Chinese people are routinely criticizing the government, despite increasing censorship in the nationwide crackdown campaign. That’s according to a report by the U.S.-based think tank Freedom House.
Beijing has recently tightened control on freedom of speech, including measures to censor comments on online news stories. It also issued a raft of security laws to make public protest hazardous or technically difficult.
But in just four months, from June to September, Freedom House’s China Dissent Monitor reported 668 protests and other dissent actions in mainland China.
The report revealed that more than three-quarters of protests involved “demonstrations, marches, and obstructing roads.”
Modes of protests also vary, including “occupations, strikes, protest banners and graffiti, and notable online dissent such as large-scale hashtag campaigns and viral posts.”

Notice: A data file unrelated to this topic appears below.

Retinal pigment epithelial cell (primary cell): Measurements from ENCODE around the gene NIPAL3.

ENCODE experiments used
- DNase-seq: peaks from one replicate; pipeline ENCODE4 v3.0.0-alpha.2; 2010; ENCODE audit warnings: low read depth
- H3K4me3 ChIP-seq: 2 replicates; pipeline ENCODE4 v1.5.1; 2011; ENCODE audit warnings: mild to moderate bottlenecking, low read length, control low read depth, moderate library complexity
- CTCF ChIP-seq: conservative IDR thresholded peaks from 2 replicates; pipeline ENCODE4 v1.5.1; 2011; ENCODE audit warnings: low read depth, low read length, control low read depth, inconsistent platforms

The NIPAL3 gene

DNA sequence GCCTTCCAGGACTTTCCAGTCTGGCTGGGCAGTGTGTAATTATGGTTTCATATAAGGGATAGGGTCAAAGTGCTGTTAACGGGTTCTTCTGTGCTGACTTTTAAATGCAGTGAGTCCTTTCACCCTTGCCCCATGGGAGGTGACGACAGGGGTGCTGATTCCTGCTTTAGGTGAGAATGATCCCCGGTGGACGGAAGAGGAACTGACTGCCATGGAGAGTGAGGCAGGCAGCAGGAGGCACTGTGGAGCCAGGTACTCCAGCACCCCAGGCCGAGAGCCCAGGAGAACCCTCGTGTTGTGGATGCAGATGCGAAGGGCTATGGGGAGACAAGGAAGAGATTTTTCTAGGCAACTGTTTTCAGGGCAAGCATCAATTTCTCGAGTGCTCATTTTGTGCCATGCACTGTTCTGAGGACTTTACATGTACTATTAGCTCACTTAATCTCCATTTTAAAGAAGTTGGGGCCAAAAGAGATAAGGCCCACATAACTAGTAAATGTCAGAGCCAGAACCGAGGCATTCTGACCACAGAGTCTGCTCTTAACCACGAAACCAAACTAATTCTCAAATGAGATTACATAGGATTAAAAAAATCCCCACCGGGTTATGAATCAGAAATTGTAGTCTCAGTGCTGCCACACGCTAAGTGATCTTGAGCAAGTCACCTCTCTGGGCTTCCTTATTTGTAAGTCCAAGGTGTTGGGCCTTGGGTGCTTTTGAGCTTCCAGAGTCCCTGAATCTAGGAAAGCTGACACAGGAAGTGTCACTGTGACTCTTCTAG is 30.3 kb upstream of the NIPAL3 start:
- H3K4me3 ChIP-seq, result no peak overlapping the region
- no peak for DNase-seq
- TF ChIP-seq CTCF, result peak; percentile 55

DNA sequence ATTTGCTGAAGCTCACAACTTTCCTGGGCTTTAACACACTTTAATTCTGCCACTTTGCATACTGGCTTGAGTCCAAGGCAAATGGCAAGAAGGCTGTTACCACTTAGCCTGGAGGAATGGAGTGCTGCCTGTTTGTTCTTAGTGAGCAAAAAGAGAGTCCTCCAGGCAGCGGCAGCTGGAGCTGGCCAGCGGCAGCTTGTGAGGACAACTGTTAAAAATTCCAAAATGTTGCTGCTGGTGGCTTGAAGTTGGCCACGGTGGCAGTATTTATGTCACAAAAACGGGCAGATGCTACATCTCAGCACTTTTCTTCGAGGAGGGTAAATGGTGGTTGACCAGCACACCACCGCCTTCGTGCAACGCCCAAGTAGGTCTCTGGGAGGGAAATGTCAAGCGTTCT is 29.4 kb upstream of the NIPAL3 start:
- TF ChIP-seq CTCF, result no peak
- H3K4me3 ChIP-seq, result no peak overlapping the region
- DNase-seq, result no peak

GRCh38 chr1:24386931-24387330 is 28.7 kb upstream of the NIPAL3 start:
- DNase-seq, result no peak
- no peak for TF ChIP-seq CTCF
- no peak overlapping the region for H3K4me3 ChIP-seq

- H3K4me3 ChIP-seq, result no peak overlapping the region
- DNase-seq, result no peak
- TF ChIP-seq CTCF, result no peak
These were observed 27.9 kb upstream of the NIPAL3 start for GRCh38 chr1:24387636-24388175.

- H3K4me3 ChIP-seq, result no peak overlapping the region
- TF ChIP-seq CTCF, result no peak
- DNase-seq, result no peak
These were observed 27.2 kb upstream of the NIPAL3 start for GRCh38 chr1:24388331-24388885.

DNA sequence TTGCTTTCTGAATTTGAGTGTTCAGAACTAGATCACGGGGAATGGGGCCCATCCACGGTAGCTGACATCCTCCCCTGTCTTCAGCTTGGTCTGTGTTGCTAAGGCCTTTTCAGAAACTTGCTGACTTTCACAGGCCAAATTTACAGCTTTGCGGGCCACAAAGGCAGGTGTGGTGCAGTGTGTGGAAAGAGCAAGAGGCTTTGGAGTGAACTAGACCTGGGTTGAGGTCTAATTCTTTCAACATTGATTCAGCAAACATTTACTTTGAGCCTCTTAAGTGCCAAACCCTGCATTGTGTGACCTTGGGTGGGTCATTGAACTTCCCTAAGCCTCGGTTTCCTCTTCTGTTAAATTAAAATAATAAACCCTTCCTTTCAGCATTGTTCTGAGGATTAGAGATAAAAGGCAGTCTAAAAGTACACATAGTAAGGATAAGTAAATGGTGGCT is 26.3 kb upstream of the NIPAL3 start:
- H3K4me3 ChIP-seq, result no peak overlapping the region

It highlighted protests by hundreds of parents in Xi’an after their children got food sickness related to a tutoring company named Kid Castle. It also mentions protests by owners of half-completed apartments in Hangzhou against the developer.
And also the case of construction workers in Shenyang. These workers hung banners from a residential building to demand unpaid wages from a property developer. In many protests, police have come and suppressed them, violently.
The report said:
“Such protests are a daily occurrence in China.”
“Not only is dissent in China frequent, it’s also widespread.”
Zhou Fengsuo is the founder of the U.S.-based rights group Humanitarian China. He is also a student protest leader from the 1989 Tiananmen Square protests and massacre.
He said that the resentment against the government is seething underneath.
Zhou told Radio Free Asia:
“The anger of the people can no longer be restrained, and it feels like being on the edge of a volcano. Particularly this year; nobody has been able to escape the impact of the zero-COVID policy.”
He said that a typical symptom of that anger could be reflected in a recent protest from a Beijing traffic bridge demanding elections and Xi Jinping to resign.
The former 1989 student protest leader said:
“People used to just seek a quiet life, accepting humiliation and being silenced as the price for that.”
“But now, a lot of people who used to pretend they could just live quietly can’t pretend that any more.”